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It was generally believed that the Alaknanda offered no obstacle to the man-eater
and that when he found it difficult to obtain a human kill on one bank, he crossed
over to the other bank by swimming the river. I discounted this belief.
One thing was causing me a lot of uneasiness and giving me much heart-
searching: that was confining the man- eater to one bank of the river. However I
looked at it, it did not appear to be right that the people on the left bank of the
Below the grass slope was some broken ground, and below that again a dense
belt of brushwood, which extended right down to the river. On the rough broken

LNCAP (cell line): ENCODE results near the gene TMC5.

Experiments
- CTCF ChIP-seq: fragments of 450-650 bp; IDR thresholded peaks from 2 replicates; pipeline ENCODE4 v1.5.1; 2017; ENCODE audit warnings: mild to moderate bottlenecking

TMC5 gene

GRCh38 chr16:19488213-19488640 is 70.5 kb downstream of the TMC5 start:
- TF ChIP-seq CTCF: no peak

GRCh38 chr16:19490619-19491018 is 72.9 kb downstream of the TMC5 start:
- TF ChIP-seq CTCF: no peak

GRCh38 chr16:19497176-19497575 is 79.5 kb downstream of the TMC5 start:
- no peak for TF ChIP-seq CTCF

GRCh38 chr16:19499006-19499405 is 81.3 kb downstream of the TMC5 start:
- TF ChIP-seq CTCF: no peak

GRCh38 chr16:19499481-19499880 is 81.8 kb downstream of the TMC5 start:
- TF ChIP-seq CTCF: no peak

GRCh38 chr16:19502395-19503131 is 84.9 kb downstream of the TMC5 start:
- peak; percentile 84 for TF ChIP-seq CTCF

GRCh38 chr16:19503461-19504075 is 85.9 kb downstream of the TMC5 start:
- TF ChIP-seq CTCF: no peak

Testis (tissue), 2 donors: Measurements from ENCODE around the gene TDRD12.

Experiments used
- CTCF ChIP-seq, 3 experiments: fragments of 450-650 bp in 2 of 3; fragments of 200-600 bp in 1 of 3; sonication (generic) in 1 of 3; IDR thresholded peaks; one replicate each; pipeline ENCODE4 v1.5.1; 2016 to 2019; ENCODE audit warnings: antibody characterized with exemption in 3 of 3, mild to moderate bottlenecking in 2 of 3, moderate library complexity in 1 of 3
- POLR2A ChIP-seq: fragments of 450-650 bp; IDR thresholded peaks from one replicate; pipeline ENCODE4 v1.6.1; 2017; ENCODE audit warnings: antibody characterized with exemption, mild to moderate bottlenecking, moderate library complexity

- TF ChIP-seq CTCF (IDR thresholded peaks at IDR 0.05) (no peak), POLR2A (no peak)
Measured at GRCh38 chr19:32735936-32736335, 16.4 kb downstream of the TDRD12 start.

ground the pig lost his lead, and pig and pye dogs disappeared into the ...
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LibraryThing ReviewUser Review - CeiliOkeefe - LibraryThing
A classic tale from the northern edge of India set in 1925 and told with poetic simplicity by a very brave, humane and observant man. I first read this book as a teenager and have reread it many times ... Read full review
LibraryThing ReviewUser Review - Stbalbach - LibraryThing
Jim Corbett's second book, following his classic Man Eaters of Kummaon. In the first book, each chapter is a self-contained unit, concerning 1 tiger and Corbett's story how he hunted and killed it ... Read full review